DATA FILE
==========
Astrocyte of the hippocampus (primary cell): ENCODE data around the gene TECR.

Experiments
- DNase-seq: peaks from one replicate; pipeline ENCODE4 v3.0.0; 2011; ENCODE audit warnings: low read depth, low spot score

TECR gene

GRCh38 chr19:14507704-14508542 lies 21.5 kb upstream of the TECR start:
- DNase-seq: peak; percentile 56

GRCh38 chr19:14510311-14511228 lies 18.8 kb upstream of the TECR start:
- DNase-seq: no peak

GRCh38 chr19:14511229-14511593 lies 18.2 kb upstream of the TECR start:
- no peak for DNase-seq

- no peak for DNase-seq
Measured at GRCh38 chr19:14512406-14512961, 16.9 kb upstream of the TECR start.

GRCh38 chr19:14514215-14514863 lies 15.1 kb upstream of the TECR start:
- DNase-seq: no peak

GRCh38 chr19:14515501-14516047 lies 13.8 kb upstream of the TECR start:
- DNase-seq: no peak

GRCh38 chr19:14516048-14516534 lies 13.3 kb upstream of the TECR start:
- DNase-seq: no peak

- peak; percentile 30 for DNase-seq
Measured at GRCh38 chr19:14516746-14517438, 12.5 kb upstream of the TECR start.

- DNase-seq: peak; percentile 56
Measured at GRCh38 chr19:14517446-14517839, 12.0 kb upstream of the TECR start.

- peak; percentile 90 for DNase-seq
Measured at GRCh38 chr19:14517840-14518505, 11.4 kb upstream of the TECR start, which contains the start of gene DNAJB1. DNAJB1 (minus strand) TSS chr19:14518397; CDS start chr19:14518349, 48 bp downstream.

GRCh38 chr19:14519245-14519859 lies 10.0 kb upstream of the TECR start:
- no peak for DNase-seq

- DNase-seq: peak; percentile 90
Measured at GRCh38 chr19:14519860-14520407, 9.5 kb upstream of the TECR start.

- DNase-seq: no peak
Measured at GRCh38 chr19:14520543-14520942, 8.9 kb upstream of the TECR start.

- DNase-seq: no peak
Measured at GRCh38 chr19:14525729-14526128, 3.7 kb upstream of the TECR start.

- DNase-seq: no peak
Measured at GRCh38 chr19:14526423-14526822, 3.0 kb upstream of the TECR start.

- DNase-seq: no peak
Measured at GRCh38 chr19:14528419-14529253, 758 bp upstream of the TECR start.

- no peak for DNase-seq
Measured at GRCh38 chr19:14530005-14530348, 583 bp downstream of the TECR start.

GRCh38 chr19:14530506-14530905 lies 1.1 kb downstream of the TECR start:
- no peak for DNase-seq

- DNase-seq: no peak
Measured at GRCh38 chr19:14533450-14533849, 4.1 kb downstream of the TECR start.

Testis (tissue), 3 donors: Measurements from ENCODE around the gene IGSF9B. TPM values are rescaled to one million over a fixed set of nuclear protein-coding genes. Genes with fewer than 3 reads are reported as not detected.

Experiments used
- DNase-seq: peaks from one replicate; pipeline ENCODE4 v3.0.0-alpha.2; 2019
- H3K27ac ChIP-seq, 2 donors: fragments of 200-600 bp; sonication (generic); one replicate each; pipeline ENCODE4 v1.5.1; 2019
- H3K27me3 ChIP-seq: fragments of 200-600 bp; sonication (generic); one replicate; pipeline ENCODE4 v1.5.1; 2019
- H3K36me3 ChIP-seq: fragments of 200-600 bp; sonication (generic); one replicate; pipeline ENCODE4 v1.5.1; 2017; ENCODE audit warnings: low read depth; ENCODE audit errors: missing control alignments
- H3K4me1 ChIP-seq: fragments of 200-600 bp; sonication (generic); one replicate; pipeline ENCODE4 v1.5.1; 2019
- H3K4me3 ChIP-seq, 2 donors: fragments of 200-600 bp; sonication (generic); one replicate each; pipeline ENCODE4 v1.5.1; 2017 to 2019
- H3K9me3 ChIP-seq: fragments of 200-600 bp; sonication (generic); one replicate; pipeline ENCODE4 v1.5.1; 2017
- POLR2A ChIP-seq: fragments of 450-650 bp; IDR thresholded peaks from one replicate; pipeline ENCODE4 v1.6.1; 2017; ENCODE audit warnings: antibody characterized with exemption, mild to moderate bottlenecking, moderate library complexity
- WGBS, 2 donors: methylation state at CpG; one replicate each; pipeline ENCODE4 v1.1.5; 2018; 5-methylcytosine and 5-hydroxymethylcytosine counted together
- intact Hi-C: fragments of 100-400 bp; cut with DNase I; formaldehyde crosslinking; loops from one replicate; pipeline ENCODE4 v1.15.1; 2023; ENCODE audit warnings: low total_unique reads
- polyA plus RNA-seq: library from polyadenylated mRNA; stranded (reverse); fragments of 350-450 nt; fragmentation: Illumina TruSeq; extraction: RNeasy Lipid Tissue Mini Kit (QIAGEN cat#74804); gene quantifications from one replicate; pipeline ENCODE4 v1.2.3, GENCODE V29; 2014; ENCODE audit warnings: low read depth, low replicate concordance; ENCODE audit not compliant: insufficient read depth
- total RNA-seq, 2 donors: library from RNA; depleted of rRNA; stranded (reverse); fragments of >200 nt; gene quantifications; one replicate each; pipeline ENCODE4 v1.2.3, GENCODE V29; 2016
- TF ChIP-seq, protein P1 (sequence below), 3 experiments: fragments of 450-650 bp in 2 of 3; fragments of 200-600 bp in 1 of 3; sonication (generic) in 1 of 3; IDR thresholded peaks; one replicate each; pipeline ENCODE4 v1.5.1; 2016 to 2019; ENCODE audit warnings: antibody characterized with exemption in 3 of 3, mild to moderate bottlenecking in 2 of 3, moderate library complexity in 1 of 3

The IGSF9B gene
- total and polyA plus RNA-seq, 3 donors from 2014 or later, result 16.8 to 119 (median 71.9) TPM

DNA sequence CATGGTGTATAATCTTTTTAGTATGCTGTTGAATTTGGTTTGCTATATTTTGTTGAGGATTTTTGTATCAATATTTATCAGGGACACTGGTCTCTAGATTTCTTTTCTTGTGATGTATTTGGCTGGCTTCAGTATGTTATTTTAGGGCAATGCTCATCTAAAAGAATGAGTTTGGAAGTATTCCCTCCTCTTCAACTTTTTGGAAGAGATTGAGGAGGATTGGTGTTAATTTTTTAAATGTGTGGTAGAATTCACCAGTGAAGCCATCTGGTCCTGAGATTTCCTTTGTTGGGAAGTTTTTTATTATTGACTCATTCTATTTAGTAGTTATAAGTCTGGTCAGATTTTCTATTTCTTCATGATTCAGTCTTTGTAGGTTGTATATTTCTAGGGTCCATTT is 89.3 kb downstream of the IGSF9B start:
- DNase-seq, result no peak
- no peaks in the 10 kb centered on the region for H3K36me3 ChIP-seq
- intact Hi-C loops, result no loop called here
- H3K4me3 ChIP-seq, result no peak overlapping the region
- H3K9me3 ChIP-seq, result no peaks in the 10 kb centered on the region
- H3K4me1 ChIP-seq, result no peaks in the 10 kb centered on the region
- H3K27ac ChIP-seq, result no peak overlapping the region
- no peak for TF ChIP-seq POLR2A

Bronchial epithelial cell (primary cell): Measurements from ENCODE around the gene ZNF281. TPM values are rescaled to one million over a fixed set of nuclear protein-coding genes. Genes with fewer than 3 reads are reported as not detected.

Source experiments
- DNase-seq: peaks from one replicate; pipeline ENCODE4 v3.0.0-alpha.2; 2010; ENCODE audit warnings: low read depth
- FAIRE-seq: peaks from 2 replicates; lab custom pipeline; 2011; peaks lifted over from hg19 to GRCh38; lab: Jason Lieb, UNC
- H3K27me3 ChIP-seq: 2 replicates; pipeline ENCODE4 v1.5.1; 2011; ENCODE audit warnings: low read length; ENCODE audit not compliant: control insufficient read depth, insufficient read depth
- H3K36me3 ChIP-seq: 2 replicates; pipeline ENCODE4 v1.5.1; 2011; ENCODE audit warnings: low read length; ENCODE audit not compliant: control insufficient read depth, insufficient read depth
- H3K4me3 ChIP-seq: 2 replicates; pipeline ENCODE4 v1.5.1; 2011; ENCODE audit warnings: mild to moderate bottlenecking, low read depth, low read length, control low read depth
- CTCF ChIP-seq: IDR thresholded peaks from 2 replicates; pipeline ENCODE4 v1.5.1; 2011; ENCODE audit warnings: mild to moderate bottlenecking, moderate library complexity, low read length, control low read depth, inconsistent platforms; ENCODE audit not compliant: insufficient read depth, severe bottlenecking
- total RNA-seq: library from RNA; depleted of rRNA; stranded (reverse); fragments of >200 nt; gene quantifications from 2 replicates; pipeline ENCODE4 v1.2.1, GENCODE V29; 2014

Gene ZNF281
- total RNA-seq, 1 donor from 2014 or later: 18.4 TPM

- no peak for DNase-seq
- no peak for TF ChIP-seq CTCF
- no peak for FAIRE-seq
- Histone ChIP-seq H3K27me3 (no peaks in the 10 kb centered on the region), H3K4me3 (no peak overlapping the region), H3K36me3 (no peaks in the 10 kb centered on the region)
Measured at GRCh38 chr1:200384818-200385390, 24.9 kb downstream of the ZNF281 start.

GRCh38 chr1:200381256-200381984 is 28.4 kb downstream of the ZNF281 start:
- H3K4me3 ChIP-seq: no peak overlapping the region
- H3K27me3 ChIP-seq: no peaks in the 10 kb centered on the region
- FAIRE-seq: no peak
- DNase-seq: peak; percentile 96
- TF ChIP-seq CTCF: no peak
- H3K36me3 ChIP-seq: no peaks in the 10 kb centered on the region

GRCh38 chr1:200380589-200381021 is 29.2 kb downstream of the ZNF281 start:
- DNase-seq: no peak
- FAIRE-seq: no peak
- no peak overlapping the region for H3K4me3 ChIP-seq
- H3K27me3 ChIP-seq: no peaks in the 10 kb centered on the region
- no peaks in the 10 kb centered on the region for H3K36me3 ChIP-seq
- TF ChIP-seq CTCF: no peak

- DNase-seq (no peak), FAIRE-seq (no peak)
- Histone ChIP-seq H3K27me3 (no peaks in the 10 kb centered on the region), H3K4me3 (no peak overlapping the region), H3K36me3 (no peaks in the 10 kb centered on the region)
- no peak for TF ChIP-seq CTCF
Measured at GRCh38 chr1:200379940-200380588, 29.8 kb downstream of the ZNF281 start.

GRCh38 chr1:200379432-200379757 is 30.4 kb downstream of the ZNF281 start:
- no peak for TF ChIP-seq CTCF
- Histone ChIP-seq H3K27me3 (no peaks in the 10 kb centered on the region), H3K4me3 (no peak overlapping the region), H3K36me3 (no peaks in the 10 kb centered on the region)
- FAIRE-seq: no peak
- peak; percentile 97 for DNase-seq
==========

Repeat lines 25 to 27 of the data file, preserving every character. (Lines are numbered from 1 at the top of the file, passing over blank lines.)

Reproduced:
GRCh38 chr19:14519245-14519859 lies 10.0 kb upstream of the TECR start:
- no peak for DNase-seq

- DNase-seq: peak; percentile 90